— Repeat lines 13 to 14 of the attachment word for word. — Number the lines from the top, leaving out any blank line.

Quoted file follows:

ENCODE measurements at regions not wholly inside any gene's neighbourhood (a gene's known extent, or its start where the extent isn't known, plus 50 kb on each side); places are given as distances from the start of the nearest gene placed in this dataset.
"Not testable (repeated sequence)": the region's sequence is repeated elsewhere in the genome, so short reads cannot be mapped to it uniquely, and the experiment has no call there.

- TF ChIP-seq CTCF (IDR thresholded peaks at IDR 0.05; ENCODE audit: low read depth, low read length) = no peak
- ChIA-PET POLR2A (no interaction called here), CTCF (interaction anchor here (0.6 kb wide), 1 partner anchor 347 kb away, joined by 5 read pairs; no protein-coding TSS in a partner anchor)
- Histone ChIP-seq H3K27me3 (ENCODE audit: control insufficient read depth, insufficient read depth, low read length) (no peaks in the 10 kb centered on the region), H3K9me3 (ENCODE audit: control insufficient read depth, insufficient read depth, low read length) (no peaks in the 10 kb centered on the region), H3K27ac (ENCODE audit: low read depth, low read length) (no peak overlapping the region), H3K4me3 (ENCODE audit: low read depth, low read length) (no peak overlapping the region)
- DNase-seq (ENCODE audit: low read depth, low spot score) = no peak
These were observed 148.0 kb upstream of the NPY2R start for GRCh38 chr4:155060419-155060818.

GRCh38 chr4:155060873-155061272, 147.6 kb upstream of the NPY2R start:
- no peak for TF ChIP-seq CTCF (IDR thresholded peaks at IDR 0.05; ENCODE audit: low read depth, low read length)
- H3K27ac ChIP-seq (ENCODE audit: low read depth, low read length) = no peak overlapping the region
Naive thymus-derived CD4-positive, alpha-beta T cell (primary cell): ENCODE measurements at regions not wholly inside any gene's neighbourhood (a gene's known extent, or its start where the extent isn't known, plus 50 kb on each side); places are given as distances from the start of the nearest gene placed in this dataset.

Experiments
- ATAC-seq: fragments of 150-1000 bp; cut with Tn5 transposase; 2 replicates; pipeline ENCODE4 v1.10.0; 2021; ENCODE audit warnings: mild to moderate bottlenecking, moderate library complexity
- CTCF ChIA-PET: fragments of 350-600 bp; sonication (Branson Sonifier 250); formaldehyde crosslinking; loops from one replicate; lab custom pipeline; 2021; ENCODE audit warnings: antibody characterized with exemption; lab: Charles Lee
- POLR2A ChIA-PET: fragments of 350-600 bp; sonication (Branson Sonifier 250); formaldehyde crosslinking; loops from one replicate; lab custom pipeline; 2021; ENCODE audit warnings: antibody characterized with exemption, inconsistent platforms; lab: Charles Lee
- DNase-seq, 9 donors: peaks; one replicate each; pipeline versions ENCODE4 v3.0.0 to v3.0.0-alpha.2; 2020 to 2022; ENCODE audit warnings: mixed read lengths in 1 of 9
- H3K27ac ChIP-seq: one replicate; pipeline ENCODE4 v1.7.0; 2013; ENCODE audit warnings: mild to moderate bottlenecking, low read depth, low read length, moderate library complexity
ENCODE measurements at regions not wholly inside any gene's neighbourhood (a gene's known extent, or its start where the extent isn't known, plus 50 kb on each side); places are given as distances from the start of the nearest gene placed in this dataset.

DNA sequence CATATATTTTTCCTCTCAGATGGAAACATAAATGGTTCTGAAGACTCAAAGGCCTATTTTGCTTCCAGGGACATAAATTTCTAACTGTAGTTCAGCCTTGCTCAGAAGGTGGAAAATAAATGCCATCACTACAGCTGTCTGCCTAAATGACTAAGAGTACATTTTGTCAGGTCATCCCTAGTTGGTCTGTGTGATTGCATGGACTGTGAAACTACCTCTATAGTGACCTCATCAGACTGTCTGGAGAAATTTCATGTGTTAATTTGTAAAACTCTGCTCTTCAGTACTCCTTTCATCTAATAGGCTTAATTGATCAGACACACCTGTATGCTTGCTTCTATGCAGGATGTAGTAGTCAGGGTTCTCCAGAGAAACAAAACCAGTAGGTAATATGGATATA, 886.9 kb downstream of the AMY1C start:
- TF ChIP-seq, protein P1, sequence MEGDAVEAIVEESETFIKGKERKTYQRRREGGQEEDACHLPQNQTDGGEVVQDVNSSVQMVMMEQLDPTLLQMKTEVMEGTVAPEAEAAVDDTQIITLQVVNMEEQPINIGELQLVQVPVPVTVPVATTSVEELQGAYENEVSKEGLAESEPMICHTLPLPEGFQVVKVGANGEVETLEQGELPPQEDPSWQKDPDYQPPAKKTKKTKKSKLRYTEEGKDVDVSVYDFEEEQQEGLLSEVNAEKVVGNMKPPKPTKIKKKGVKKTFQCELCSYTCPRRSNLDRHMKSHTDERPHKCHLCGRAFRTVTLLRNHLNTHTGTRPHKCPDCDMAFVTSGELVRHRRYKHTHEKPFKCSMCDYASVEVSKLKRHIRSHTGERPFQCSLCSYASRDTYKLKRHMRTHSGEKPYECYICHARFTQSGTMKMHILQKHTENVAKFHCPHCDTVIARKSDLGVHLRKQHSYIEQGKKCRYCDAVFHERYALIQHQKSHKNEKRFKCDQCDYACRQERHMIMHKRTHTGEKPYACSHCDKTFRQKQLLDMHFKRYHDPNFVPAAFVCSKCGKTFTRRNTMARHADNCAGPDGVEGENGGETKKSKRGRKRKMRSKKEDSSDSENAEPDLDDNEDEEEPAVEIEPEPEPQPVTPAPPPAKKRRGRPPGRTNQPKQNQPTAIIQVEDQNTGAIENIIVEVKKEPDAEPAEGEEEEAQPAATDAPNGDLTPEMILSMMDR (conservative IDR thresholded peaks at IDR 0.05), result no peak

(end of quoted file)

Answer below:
- ATAC-seq: fragments of 150-1000 bp; cut with Tn5 transposase; 2 replicates; pipeline ENCODE4 v1.10.0; 2021; ENCODE audit warnings: mild to moderate bottlenecking, moderate library complexity
- CTCF ChIA-PET: fragments of 350-600 bp; sonication (Branson Sonifier 250); formaldehyde crosslinking; loops from one replicate; lab custom pipeline; 2021; ENCODE audit warnings: antibody characterized with exemption; lab: Charles Lee